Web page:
Imagine you're a runner, looking for an edge in your race. Imagine that Under Armour (NYSE:UA) designs a miracle skinsuit that can shave a full minute off your 5K time. And it's a bargain at $150! How many races will you win next year owing to this great technological advance? Five? Ten? As many as you enter?

How about zero?

That's the correct answer, because if this miracle product can shave a minute off your time, it can do the same for your competitors. And you can bet that everyone will pony up the $150.

Warren Buffett, track star?
What's that got to do with the Oracle of Omaha? Well, as Jeremy Siegel explained in The Future for Investors, the Berkshire Hathaway we know today owes its existence to Buffett's recognition of this important concept, which economists might call the "fallacy of composition" or "the paradox of thrift."

Early on at Berkshire -- which was a fabric mill, for those who aren't familiar with ancient history -- Buffett's managers would bring him well-conceived plans for upgrading processes, machinery, you name it. These would, on paper at least, save the plant a lot of money, meaning bigger potential profits for the firm.

But Buffett soon realized that such capital expenditures were wasted: These advances were also available to every other fabric mill out there. That meant investing in such upgrades would benefit none of the manufacturers -- with everyone generating similar cost savings and passing them on to the customers to try to boost sales, the only likely beneficiaries would be ... the customers!

To make the most of a tight situation, Buffett morphed Berkshire into an investment-driven holding company, and the rest, as we say, is history.

Simple lesson for value
The fallacy of composition is a particularly important concept for budding value investors, because so many of the rebound and turnaround stories out there hinge on comeback plans. When the chips are down, firms often aim to improve, restructuring themselves to embrace "best practices" whose benefits are fleeting, if not already gone.

I recently noted that General Motors was looking to streamline its part-sourcing strategies to be more like Toyota's. While that might plug a couple of holes in GM's leaky boat, by now you probably realize that it won't offer any long-term competitive advantage. Moving up the size chart a notch, this effect is one of the reasons I'm often cautious on admittedly great manufacturers like Caterpillar (NYSE:CAT) and Deere (NYSE:DE).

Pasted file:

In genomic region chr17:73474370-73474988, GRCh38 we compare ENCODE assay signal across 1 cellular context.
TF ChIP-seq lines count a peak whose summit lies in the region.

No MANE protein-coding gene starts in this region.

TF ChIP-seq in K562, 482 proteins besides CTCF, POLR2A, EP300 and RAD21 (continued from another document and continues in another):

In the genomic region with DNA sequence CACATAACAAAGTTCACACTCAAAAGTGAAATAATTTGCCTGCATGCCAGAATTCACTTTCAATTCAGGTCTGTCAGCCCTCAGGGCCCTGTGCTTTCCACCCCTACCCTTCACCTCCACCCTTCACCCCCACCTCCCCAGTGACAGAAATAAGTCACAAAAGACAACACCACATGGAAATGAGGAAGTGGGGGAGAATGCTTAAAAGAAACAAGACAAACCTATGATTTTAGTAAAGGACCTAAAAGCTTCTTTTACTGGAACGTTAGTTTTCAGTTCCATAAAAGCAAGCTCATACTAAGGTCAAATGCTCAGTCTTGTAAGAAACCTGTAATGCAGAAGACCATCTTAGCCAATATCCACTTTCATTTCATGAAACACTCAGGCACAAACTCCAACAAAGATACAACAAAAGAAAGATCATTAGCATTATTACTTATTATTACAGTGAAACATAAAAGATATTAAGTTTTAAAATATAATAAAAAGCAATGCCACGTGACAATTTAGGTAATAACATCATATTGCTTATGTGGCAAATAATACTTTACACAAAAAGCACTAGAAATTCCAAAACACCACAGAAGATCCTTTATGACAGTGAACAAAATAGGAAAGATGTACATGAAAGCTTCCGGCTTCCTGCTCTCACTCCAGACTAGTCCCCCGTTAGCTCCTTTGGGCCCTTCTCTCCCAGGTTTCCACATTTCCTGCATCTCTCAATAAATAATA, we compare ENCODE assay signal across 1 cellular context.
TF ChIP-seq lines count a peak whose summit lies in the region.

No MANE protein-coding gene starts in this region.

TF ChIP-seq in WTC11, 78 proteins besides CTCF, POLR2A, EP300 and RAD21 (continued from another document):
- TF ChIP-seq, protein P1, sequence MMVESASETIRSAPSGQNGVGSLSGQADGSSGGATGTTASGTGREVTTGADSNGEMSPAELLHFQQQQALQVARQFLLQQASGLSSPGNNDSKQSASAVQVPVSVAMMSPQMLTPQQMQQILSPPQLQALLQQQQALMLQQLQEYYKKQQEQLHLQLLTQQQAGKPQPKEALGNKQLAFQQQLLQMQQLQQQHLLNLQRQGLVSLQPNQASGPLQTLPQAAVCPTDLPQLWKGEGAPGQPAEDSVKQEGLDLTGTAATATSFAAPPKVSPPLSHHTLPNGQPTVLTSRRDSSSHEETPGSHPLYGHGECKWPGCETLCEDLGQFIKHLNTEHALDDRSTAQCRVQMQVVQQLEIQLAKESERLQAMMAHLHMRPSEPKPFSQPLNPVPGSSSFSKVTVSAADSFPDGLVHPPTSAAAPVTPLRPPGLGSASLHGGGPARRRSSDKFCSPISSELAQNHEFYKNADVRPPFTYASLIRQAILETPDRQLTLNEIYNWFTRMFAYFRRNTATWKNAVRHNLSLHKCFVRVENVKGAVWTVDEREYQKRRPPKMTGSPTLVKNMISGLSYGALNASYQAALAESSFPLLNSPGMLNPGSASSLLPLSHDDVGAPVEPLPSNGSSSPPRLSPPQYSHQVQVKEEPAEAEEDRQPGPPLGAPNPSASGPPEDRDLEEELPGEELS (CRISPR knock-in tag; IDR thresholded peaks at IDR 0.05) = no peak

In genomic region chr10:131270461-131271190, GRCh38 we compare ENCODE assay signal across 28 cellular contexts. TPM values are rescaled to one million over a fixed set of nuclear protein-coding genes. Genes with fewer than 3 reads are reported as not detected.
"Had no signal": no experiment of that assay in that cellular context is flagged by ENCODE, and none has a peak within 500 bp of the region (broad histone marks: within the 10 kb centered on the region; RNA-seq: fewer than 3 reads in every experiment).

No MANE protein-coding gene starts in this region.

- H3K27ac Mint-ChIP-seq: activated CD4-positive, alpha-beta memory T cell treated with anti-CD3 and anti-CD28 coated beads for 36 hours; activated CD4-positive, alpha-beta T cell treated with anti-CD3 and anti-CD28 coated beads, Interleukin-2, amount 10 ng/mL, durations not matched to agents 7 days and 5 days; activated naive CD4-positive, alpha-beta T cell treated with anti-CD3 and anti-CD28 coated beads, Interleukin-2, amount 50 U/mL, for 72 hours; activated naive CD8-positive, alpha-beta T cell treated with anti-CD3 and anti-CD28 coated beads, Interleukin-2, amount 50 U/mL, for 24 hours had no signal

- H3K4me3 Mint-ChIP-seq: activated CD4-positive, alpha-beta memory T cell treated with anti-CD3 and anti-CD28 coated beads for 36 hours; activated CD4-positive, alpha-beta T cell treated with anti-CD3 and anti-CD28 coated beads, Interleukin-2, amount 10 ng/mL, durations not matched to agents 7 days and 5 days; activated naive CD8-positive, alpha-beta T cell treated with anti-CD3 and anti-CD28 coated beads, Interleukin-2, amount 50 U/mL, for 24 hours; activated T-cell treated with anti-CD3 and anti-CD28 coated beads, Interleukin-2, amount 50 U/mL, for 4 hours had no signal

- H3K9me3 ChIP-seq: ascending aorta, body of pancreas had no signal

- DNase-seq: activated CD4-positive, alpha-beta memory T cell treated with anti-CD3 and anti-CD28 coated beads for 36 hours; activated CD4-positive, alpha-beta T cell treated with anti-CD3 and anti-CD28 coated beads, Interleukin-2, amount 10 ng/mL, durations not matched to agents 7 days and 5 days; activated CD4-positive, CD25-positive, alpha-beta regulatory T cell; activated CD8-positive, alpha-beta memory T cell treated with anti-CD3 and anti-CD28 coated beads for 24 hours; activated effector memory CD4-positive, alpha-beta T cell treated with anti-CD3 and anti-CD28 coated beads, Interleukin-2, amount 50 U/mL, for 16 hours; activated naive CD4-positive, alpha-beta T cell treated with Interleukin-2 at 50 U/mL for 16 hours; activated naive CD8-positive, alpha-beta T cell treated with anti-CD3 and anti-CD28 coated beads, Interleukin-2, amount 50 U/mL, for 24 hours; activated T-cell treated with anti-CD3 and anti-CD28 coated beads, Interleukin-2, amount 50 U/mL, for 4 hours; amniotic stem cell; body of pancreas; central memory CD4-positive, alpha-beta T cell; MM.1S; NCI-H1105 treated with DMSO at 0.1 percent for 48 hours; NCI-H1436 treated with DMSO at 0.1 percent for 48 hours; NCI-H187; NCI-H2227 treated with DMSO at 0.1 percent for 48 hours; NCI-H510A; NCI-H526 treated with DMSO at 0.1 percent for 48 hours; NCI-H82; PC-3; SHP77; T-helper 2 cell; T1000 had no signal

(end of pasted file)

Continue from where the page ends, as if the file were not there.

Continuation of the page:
That's because even market-beating best practices can, over time, succumb to this inevitable process. I think much of the trouble plaguing Dell derives from the erosion of one of its main competitive advantages. Other computer companies, from Hewlett-Packard to Lenovo, have caught up on lean manufacturing, which adds profit-sapping pricing pressure -- even though some of this competition must contend with old-fashioned retail sales environments, and hawk machines through frugal front-ends like Best Buy (NYSE:BBY).

(I'd argue that we're seeing a similar story play out at other former tech all-stars, like LM Ericsson (NASDAQ:ERIC), Motoroloa (NYSE:MOT), and Cisco (NASDAQ:CSCO) as what were once difficult-to-manufacture consumer-end products become ever more commoditized.)

That's not to say that Dell might not be a bargain anyway -- my colleagues at Motley Fool Inside Value believe it is. It does mean that an estimate of Dell's worth needs to consider the erosion of past competitive advantages.

At the Foolish finish line ...
Decades of studies prove that buying stocks from the bargain bin is the best way to outperform the market. But identifying real bargains among potential values demands that we pay close attention to basic and -- yes -- boring concepts like the fallacy of composition. Think that flashy new customer-relationship management system is going to turn the tide? Better find out if the competition is doing the same thing.

These are exactly the kinds of issues we ponder every day at Motley Fool Inside Value, where we comb the market for great stocks trading at great prices. If you'd like to take a look at the case for Dell, or any of the other past picks, a free guest pass is just a click away.

This article was originally published on Sept. 21, 2006. It has been updated.

At the time of publication, Seth Jayson had shares of Berkshire Hathaway, but no positions in any other company mentioned here. View his stock holdings and Fool profile here. Best Buy and Berkshire Hathaway are Motley Fool Stock Advisor recommendations. Dell, Best Buy, and Berkshire Hathaway are Inside Value choices. Under Armour is a Motley Fool Hidden Gems and a Rule Breakers selection. The Motley Fool owns shares of Berkshire, Best Buy, and Under Armour. Fool rules are here.